Hacking, victimology- our guided tour through some unusual UDM winter courses

It’s that time of year again when The Varsity News takes its annual look at ten unusual classes being offered at the University of Detroit Mercy. 

This list examines some of the interesting, intriguing and just plain cool classes being offered at UDM that you might otherwise not know about.


ETH 3680 – Catholic Health Care Ethics

Instructor: Martin Leever

This course is your traditional health care ethics course with a twist. Moral and controversial problems in the field of health care are examined through the perspective of Catholic writings and theology. This class is sure to spark great discussion and thought as it looks at topics such as abortion, end-of-life care and reproductive technology.


CIS 5710 – Ethical Hacking

Instructor: Rita Barrios

How does one ethically hack a computer system? This course teaches students about the many different types of cyber attacks as well tools and techniques for defending against them and keeping information safe. With such powerful information being taught, an emphasis is also placed on the ethical use of these skills. 


RCH 5730 – Making Detroit: History and Mystery

Instructor: Stephen Vogel

For any architecture major who happens to be a history buff, this is the class for you. Students will learn about the growth, decay and current revitalization of the city of Detroit through an architectural lens. Studying a city with as great of an architectural history as Detroit’s, this course sure puts an interesting twist on a traditional course in architecture.


BTM 5000 – Business Turnaround Management

Instructor: TBA (Online)

Not only is this course fascinating, but also practical. Located in a city where the effects of business failure are evident, this course investigates the stages of corporate sickness as well as various turnaround strategies to rejuvenate a company. 


CEC 3020 – Career Management Strategies

Instructors: Cedric Brooks and Gene LaPouttre

Speaking of practical courses, this is one that all juniors and seniors should be aware of. While it may only be a single credit course, no value can be placed on the lifelong skills that will be learned in this course. This course teaches students how to best maximize their personal skill set in terms of career planning. Skills such as interviewing, résumé writing and job searching are all covered, which could be a difference-maker for some.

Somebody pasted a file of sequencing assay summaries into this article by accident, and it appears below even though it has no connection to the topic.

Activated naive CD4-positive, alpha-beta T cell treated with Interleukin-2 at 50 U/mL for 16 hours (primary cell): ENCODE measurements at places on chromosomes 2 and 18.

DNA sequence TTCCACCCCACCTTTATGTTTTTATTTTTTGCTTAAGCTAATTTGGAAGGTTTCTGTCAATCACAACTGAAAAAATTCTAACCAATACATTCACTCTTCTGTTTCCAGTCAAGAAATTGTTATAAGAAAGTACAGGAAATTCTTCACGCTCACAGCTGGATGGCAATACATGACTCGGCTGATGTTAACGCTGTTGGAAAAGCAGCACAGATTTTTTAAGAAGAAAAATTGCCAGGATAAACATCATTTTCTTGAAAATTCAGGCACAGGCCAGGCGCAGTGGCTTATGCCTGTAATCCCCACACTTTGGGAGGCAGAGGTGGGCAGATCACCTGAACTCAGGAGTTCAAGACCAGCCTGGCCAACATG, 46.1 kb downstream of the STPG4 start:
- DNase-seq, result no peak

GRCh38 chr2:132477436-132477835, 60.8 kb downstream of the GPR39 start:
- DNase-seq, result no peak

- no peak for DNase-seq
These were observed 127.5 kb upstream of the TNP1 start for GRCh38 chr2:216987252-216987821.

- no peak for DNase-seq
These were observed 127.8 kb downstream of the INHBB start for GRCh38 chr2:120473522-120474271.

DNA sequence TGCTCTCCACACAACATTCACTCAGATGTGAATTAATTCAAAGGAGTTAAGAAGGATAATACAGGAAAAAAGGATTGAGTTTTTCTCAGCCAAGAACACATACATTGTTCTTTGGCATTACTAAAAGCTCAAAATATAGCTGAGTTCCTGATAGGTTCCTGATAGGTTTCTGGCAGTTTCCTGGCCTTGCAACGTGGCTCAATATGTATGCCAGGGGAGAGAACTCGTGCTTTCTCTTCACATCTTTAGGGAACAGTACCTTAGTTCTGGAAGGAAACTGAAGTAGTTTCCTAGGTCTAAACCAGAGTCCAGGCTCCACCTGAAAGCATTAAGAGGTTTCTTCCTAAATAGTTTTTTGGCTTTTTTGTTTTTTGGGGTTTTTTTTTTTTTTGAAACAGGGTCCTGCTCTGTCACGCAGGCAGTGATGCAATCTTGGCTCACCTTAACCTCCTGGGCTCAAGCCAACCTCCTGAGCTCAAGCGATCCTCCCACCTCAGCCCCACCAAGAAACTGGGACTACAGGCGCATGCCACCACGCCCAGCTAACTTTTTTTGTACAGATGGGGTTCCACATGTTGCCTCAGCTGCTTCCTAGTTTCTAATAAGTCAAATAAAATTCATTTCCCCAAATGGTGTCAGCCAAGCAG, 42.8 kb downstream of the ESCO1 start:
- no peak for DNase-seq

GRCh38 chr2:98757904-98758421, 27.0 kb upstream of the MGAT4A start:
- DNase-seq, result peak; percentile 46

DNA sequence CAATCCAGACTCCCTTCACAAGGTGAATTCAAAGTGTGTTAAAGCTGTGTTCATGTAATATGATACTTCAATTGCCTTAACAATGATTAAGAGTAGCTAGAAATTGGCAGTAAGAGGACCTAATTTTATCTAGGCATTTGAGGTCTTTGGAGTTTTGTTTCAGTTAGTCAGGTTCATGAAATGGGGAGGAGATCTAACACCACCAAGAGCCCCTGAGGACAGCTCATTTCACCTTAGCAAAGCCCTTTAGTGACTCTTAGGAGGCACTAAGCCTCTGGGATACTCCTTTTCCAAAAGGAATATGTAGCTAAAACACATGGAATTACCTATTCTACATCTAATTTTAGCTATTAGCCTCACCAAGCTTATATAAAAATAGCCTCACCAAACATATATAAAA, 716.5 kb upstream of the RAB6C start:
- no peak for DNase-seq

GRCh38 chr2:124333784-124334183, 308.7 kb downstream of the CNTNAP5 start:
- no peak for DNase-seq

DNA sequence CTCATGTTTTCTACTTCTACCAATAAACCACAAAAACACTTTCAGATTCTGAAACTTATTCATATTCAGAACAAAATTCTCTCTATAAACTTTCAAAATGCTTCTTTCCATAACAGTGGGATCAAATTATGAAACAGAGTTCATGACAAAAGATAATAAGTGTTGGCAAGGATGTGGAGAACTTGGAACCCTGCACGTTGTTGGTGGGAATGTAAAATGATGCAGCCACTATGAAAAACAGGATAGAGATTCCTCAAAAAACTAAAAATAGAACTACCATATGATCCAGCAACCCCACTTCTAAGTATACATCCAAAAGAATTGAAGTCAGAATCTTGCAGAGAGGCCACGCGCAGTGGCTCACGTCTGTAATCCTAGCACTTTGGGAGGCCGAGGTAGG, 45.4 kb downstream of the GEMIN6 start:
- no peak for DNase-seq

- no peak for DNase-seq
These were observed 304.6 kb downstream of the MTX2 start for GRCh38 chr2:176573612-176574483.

AAS 3100 – Science, Technology and Race

Instructor: Eswara Venugopal

This is another class that is sure to provoke debate and conversation, as it is relevant to issues in today’s society.  This course introduces students to the field of science and technology, but with a specific emphasis on how it intersects with race. This course examines scientific race studies both on a national and global level.


CST 4120 – Documentary Film Production

Instructor: Jason Roche

Who doesn’t love a good documentary? This course allows students to write, film, direct and edit their own documentary film projects. One of the coolest things about this class is that it doesn’t require any experience.


AEV 5010 – Introduction to Advanced Electric Vehicles

Instructor: Md Abul Masrur

In a time when global importance is being placed on eco responsibility, this course is teaching students skills that may help solve some of these issues. Students will learn the entire process of building electric vehicles as well as the challenges and benefits of the process.


CJS 4870 – Victimology

Instructor: Robert Homant

This intriguing course examines issues surrounding crimes as they relate to the victims. Students will investigate the psychological phases and intervention with victims as well as crime prevention.  


CHM 1150 – Detroit Urban Farming and Phytoremediation Research

Instructor: Katherine Lanigan

Finally, the list wraps up with a course that epitomizes what the list is all about. This class is unusual, interesting, practical and cool rolled into one. This research-based chemistry course focuses on urban farming in Detroit. Students will research and learn about the use of urban spaces in Detroit as farming spaces to promote sustainability within the community. Students will examine new techniques to grow abundant food supplies in areas most wouldn’t consider using.